What Is Asperger's Syndrome? A Different Perspective

Asperger's is a neurological condition that causes one to become overwhelmed by sensation, be unable to connect socially with their peers, and withdraw into a world of their creation. Now if you look and ask a doctor, the term Asperger's has actually been phased out, it's now been replaced with Autism Spectrum Disorder. And you can look in the new DSM, the DSM V, to find that.

But it essentially means the same thing, it's just a different label for the same thing. Nothing has really changed at all. Autism Spectrum Disorder is just now diagnosed either as mild or severe (mild meaning Asperger's, or severe meaning full-blown autism). But it's just a different name for the same exact thing.

We still use the word Asperger's because it still holds a lot of meaning to people. They still identify with it and they still know what it means and they're familiar with it.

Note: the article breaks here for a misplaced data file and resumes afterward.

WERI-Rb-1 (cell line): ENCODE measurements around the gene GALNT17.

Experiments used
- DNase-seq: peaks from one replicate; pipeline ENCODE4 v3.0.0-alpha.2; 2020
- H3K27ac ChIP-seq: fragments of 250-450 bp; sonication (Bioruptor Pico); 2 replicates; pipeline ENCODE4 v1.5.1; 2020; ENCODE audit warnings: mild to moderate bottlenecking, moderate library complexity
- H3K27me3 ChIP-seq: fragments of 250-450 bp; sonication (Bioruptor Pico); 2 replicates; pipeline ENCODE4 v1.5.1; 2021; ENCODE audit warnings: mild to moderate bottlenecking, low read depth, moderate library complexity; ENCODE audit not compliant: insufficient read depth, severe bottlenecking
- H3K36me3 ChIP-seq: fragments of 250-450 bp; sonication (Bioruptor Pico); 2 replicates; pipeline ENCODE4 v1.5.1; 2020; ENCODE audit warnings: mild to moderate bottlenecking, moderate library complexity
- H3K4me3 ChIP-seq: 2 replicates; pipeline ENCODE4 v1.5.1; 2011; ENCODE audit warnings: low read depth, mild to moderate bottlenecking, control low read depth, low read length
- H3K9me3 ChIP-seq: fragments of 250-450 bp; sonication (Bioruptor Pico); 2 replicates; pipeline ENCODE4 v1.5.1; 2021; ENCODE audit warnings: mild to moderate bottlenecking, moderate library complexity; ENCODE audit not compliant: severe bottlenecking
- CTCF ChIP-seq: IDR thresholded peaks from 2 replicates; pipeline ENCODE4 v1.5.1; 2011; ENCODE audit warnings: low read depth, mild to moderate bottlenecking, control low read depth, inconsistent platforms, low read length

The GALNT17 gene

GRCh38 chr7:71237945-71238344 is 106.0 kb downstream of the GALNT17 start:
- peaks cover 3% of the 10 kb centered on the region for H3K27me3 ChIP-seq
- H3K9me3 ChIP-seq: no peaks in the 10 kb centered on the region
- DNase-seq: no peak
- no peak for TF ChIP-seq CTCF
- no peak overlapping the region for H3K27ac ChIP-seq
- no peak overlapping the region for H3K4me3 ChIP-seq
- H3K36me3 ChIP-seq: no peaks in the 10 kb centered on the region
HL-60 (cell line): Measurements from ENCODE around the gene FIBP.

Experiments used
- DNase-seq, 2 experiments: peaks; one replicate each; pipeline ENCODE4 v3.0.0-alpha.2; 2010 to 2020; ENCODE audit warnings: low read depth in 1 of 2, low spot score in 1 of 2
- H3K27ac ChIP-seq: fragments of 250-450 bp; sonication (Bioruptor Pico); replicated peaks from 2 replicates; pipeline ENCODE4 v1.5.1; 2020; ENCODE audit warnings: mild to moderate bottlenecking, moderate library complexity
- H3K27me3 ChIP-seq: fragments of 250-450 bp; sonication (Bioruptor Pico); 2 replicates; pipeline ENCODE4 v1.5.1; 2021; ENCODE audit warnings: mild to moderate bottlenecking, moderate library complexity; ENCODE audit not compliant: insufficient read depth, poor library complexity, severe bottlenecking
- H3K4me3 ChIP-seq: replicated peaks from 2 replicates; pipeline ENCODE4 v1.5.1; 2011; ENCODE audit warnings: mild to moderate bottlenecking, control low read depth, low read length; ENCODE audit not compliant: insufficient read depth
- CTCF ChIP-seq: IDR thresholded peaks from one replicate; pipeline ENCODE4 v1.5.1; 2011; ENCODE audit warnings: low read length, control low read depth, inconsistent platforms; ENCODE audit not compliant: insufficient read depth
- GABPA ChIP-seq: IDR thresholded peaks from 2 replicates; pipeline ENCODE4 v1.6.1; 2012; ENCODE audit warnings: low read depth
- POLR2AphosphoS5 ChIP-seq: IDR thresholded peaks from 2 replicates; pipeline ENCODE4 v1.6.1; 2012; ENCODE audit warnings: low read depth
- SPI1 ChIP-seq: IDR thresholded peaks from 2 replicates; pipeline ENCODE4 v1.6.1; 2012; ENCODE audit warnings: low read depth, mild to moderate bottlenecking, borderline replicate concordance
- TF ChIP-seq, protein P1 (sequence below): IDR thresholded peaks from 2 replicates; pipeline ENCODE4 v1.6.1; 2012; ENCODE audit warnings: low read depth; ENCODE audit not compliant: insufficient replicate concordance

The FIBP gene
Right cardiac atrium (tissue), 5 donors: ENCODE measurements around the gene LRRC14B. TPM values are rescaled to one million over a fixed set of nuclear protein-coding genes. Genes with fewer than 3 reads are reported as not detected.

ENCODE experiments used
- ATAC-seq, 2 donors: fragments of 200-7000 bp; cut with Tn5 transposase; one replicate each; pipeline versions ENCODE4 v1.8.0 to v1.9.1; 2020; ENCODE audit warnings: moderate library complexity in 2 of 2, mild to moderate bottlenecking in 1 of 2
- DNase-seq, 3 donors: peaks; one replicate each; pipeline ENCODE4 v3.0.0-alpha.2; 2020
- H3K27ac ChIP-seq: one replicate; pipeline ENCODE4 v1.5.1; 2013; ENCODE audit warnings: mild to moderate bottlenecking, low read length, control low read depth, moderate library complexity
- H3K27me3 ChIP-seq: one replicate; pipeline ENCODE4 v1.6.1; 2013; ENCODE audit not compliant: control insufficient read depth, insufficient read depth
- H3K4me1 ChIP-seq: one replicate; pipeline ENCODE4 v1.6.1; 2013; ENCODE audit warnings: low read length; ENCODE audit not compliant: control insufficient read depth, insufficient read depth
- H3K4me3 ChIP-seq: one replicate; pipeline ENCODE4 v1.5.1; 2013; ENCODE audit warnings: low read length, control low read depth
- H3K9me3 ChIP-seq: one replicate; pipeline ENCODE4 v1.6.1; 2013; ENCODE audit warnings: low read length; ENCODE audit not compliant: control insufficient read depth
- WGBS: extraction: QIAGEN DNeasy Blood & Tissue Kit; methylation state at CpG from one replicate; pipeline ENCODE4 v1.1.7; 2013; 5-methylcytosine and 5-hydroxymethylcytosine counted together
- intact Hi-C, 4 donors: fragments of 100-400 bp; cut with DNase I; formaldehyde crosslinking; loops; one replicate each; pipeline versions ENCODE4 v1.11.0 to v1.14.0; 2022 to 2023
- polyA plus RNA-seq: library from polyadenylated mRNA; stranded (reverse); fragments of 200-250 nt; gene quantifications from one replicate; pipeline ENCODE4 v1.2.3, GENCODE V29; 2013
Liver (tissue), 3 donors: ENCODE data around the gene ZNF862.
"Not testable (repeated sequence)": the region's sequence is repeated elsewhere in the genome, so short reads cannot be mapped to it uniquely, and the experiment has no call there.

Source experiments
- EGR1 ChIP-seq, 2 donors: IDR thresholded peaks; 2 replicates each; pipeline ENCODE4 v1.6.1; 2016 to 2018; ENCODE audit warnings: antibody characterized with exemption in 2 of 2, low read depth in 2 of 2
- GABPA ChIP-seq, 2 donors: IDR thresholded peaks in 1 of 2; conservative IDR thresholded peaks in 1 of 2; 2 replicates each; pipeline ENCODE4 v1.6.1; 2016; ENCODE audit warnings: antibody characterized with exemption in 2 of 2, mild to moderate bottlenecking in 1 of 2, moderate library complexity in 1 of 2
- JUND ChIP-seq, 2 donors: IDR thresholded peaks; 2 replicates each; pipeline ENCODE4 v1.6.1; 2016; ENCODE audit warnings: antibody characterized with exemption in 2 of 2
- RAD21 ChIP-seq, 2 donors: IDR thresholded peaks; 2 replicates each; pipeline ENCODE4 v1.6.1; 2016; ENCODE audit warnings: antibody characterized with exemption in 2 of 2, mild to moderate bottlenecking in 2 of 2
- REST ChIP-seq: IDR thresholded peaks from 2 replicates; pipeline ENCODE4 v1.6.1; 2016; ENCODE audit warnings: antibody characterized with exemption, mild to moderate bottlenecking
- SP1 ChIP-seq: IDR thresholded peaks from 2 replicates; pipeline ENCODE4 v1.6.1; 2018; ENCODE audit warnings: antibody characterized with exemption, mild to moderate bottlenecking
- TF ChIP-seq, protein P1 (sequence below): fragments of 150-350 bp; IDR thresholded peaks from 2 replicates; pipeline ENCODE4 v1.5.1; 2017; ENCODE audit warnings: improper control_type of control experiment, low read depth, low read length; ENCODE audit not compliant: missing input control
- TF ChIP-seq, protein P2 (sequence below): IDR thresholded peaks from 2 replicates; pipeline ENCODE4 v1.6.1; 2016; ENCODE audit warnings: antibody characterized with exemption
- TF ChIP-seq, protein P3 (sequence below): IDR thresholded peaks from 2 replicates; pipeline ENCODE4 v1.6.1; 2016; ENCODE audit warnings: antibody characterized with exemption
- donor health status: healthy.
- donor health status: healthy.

It's like Mac or PC, it's just a different operating system. The icons may be slightly moved, things may work slightly differently, there may be different workflow steps to get to the same thing or do the same thing, but it's all still there and it all still works. It's just for different types of people.

Or it's like the brilliant but odd scientist, the guy with hair all over the place, "I have an idea," but is sort of socially awkward. Now I want to make a distinction here. Not all people with Asperger's are Sheldon on the Big Bang Theory. We may not be the really, really nerdy people. We're people just like anybody else.

It's like saying is this type of school good for someone with blond hair? That's not a question you would ask, because people with blond hair are people, people with Asperger's are people. We just have a different way of looking at the world.

So let's break down that definition of Asperger's I just gave you. Start by "a neurological difference." It means it is a difference. It is not a disease. There is nothing contagious about it. It is not something that's wrong. It is literally just a different way of thinking.

So the second part of that sentence is "overwhelmed by sensation." That means that we are constantly shut down because there is way too much input coming in. And it's called the Intense World Theory if you want to research it.